Keeping it Fresh: San Holo bridges indie past with EDM on debut album


In the days when electronic artists are producing singles, San Holo recently released his debut full-length project, album1.

The Dutch DJ’s catalog includes singles and EPs, but this time he felt a 12-song collection was necessary.

“I felt like I wanted to tell a longer story with this thing,” says the musician, born Sander van Dijck. “You can tell a small part of a story with a single, maybe an EP, three or four tracks, but to tell a real long story in depth, I need more tracks. That’s what album1 came to be.”

Calling the album an emotional trip, van Dijck intends for the project to usher him into a new era of sound and production. He expanded his use of live instrumentation in recent works.

“I used to write on guitar already, but then I would translate it into a synthesizer or, like, an electronic sound,” he explains. “A couple of years ago, I got bored with playing guitar a little bit and I started producing electronic music, which is when the San Holo thing started, which was very electronic, very beat-driven. Over time I started listening to guitar again, and that’s why you hear a lot of guitars on this album.”

He views it as a bridge between the indie and EDM worlds.

“I think the direction I go in really depends on whether I’m inspired by something or not,” says van Dijck, who studied guitar at Codarts School for the Arts in Rotterdam and had played in bands prior to his San Holo days.

“I felt like everyone’s trying to sound like John Mayer or like Stevie Ray Vaughan,” he adds. “Everyone was going for the same thing. They were all trying to be really good, technical solo players. And I just didn’t feel like I could do anything that was different in that scene, so I started exploring beats and production and I found a really nice place in that realm to do my own thing because that’s what I like the most. I like doing my own thing.”

Not one to stick to trends, he moved on from his “melodic trap” sound as it became more popular. Crafting an instantly recognizable and original sound is important to the Zoetermeer, Netherlands native, who says there’s a bittersweet quality running through his works.

Calling album1 only the start of his new vision, van Dijck, who co-founded the record label bitbird in 2014, wants to push boundaries. And if the sounds he’s working with catch on in the industry, well, he’ll just switch it up again. But no matter how much his style evolves, it must remain uniquely him, he says.

“I didn’t feel like I was in my own lane anymore,” he explains of evolving his sound. “So I started finding ways to make it new, innovate again, like putting guitars in drops and figuring out a way to combine these two worlds, creating something new that I had not heard before. That’s what drives me the most in music, doing something that pushes things forward, I guess.”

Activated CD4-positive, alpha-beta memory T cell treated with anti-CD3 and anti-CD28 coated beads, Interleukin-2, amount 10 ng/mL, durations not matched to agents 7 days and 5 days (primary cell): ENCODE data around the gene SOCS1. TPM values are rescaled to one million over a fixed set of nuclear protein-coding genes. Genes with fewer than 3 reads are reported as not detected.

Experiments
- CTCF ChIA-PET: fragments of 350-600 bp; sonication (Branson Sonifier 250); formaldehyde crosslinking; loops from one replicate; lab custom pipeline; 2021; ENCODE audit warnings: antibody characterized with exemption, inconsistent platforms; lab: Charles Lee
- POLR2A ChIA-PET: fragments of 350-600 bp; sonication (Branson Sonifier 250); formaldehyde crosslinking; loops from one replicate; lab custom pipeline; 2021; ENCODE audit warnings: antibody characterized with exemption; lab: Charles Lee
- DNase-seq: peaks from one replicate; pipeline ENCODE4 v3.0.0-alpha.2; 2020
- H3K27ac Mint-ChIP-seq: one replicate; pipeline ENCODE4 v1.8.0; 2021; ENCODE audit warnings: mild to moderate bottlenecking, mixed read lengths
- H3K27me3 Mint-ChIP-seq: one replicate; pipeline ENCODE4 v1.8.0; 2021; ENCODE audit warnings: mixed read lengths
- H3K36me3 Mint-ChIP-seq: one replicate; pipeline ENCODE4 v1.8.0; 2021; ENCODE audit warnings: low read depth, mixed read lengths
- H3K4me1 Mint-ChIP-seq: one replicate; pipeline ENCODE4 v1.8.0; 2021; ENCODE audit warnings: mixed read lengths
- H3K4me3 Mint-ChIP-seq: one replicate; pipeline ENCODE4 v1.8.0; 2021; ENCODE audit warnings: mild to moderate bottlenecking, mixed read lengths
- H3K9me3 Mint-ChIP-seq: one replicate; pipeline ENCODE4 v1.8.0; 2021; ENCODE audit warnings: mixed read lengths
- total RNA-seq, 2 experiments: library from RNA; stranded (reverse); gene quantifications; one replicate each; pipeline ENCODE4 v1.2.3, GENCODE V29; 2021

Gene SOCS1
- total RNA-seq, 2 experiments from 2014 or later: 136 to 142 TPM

The project came together in about six months while staying in a Los Angeles Airbnb. Avoiding traditional promotion and release schedules, he wanted the record to represent where he is in life. To achieve that goal, he had to be spontaneous.

“I was like, I want this album to be something very recent and close to my heart. I wanted this album to be released as soon as I was done. I wanted it to be me, because we all change over time,” he says, adding, “It paints a very recent picture of who I am right now and what I’ve gone through this last year.”

Through his upward musical trajectory and even an increased budget, van Dijck notes it becomes easier to grow in the live setting, too. Incorporation of guitar isn’t just confined to the studio, and he isn’t just a DJ.

“I’m definitely excited to be playing guitar live, which I’m going to be doing this tour,” he says. “I will be playing a lot of guitar. I’ll be doing a lot of singing and combining that with EDM kind of DJing and beat manipulation. I just want it to be something that is a bridge between those two worlds.”

Set to close out 2018 with a bang at the two-day Decadence at Rawhide Western Town and Event Center alongside other performers such as Skrillex, Above & Beyond, Marshmello and Rezz, van Dijck notes he has plenty of touring left after he performs Sunday, December 30, at Decadence. Though he’s always at work on new music, he wants to let album1 breathe, and he’s grateful for its reception.

“I don’t want to sound cheesy, but I’ve been pretty overwhelmed with the response, especially the messages people send me after listening to the album. People seem to have really strong emotional reactions to listening to the album,” he says.

“It just means a lot that people listen to it and tell me that it means a lot to them. I’ve heard many stories about all kinds of situations people are in and that my music supports them in whatever way and that’s just one of the most beautiful things to me.”

Decadence, Rawhide Event Center, 5700 W. North Loop Road, Chandler,,, 5 p.m. Sunday, December 30, and Monday, December 31, $109-$769. Check the website for complete lineup and schedule.

Words by Connor Dziawura.


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